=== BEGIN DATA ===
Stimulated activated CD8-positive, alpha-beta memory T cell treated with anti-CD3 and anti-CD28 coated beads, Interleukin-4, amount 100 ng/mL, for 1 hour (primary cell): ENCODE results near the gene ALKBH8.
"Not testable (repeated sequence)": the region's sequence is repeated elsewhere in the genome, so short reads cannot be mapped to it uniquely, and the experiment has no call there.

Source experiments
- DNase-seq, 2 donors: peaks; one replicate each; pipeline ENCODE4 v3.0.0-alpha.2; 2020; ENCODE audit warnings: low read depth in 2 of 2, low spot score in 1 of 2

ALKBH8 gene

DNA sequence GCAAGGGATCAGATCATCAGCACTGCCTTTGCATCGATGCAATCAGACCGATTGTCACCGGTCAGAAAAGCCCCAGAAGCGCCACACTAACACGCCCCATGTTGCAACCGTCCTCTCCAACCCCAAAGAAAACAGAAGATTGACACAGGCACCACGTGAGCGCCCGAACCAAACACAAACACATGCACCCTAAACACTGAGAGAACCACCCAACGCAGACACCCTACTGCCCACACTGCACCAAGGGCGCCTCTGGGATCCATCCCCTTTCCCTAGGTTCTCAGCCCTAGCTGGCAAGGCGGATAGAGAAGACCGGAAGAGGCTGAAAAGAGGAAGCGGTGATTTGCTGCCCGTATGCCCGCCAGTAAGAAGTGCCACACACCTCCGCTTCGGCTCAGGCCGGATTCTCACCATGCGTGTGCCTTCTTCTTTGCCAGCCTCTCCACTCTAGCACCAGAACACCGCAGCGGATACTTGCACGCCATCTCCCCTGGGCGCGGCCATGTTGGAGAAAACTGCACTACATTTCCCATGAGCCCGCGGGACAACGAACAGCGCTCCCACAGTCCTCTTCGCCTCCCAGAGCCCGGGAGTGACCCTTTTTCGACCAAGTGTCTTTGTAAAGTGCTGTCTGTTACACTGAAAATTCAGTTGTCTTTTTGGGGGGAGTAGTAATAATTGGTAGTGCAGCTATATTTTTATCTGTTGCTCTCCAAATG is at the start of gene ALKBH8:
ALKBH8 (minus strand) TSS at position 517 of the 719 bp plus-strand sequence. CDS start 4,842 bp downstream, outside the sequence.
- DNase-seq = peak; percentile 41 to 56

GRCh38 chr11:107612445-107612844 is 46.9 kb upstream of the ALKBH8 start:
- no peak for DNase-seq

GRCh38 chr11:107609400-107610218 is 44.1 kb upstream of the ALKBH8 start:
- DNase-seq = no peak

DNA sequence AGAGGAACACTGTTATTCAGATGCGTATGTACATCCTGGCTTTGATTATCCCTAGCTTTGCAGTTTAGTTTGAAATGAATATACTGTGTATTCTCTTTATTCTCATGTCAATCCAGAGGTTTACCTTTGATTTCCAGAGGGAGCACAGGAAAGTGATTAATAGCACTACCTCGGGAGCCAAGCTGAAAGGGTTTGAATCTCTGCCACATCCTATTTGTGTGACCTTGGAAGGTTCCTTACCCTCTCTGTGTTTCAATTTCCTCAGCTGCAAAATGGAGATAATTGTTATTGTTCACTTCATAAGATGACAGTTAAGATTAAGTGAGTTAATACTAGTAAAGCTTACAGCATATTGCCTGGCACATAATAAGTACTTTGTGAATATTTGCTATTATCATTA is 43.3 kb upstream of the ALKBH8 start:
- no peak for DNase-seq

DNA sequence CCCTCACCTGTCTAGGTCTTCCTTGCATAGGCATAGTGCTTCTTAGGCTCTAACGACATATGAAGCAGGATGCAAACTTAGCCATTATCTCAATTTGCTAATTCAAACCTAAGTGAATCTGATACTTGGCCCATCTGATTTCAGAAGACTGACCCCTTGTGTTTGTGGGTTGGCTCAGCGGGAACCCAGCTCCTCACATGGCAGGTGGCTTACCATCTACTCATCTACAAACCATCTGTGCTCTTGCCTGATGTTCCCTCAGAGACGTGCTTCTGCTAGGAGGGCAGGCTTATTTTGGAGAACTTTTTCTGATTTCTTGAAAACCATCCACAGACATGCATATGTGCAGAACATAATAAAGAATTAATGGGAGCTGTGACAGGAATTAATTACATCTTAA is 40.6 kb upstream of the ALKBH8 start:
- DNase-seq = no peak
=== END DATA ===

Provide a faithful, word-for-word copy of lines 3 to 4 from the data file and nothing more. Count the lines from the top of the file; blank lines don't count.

Source experiments
- DNase-seq, 2 donors: peaks; one replicate each; pipeline ENCODE4 v3.0.0-alpha.2; 2020; ENCODE audit warnings: low read depth in 2 of 2, low spot score in 1 of 2